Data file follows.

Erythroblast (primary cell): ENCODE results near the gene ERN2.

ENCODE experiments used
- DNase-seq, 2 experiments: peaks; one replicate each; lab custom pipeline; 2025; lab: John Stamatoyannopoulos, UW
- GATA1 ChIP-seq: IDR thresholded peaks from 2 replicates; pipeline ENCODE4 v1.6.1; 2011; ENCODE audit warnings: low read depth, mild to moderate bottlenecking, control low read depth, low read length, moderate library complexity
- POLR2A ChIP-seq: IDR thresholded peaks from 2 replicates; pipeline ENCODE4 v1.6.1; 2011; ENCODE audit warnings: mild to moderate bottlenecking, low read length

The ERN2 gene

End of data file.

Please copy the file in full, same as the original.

Erythroblast (primary cell): ENCODE results near the gene ERN2.

ENCODE experiments used
- DNase-seq, 2 experiments: peaks; one replicate each; lab custom pipeline; 2025; lab: John Stamatoyannopoulos, UW
- GATA1 ChIP-seq: IDR thresholded peaks from 2 replicates; pipeline ENCODE4 v1.6.1; 2011; ENCODE audit warnings: low read depth, mild to moderate bottlenecking, control low read depth, low read length, moderate library complexity
- POLR2A ChIP-seq: IDR thresholded peaks from 2 replicates; pipeline ENCODE4 v1.6.1; 2011; ENCODE audit warnings: mild to moderate bottlenecking, low read length

The ERN2 gene